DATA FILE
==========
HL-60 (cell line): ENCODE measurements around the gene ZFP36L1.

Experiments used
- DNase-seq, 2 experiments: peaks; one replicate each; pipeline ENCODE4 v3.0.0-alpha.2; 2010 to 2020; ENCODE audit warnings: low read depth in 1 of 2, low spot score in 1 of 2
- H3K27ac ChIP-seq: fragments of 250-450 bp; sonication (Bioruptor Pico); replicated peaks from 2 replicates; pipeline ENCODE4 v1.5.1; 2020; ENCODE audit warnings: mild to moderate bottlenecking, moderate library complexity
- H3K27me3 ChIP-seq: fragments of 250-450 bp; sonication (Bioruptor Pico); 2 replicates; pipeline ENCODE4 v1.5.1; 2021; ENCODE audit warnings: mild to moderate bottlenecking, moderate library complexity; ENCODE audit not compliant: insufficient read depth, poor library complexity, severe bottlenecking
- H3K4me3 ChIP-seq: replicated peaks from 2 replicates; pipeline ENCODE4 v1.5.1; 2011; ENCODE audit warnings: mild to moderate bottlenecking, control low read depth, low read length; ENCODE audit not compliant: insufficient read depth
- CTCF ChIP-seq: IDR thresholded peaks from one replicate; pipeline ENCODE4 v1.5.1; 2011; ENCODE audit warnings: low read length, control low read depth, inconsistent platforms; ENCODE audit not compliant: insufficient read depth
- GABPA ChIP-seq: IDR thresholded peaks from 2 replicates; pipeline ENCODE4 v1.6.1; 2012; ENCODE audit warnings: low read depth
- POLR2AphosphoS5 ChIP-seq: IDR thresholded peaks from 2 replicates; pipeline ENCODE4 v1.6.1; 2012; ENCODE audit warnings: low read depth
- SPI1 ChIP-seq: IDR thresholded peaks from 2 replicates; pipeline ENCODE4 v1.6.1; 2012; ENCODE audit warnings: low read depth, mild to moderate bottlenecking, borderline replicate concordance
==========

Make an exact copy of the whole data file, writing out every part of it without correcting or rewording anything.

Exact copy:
HL-60 (cell line): ENCODE measurements around the gene ZFP36L1.

Experiments used
- DNase-seq, 2 experiments: peaks; one replicate each; pipeline ENCODE4 v3.0.0-alpha.2; 2010 to 2020; ENCODE audit warnings: low read depth in 1 of 2, low spot score in 1 of 2
- H3K27ac ChIP-seq: fragments of 250-450 bp; sonication (Bioruptor Pico); replicated peaks from 2 replicates; pipeline ENCODE4 v1.5.1; 2020; ENCODE audit warnings: mild to moderate bottlenecking, moderate library complexity
- H3K27me3 ChIP-seq: fragments of 250-450 bp; sonication (Bioruptor Pico); 2 replicates; pipeline ENCODE4 v1.5.1; 2021; ENCODE audit warnings: mild to moderate bottlenecking, moderate library complexity; ENCODE audit not compliant: insufficient read depth, poor library complexity, severe bottlenecking
- H3K4me3 ChIP-seq: replicated peaks from 2 replicates; pipeline ENCODE4 v1.5.1; 2011; ENCODE audit warnings: mild to moderate bottlenecking, control low read depth, low read length; ENCODE audit not compliant: insufficient read depth
- CTCF ChIP-seq: IDR thresholded peaks from one replicate; pipeline ENCODE4 v1.5.1; 2011; ENCODE audit warnings: low read length, control low read depth, inconsistent platforms; ENCODE audit not compliant: insufficient read depth
- GABPA ChIP-seq: IDR thresholded peaks from 2 replicates; pipeline ENCODE4 v1.6.1; 2012; ENCODE audit warnings: low read depth
- POLR2AphosphoS5 ChIP-seq: IDR thresholded peaks from 2 replicates; pipeline ENCODE4 v1.6.1; 2012; ENCODE audit warnings: low read depth
- SPI1 ChIP-seq: IDR thresholded peaks from 2 replicates; pipeline ENCODE4 v1.6.1; 2012; ENCODE audit warnings: low read depth, mild to moderate bottlenecking, borderline replicate concordance